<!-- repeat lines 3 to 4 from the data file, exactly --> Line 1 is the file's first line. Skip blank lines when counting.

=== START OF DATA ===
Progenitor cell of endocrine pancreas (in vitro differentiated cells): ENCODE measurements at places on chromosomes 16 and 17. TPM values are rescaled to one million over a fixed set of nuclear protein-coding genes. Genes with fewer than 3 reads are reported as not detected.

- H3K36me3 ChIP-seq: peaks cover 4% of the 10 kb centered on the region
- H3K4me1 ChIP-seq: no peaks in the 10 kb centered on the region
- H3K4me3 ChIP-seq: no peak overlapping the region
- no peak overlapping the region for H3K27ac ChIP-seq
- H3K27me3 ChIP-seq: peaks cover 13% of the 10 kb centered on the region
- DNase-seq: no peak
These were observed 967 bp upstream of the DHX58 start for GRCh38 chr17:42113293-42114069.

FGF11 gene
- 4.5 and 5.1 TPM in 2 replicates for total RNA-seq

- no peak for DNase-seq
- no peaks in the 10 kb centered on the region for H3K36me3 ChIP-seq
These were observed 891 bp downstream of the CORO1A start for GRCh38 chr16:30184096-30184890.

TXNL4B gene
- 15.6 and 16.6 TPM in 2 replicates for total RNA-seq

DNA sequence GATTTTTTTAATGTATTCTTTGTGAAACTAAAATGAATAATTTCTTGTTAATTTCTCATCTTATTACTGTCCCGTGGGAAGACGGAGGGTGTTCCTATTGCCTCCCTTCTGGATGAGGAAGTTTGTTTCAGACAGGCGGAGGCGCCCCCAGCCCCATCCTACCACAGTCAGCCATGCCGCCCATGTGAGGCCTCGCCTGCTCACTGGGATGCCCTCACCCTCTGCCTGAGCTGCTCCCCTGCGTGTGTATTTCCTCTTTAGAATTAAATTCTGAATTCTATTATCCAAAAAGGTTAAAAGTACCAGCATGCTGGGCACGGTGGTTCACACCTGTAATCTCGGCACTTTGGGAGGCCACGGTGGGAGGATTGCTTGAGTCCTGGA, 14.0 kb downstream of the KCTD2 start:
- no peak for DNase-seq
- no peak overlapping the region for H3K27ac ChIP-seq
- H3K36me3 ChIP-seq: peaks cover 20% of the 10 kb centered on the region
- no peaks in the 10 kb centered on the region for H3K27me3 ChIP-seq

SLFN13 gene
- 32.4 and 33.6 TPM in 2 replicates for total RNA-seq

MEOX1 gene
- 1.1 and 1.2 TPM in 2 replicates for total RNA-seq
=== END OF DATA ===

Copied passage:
- H3K4me1 ChIP-seq: no peaks in the 10 kb centered on the region
- H3K4me3 ChIP-seq: no peak overlapping the region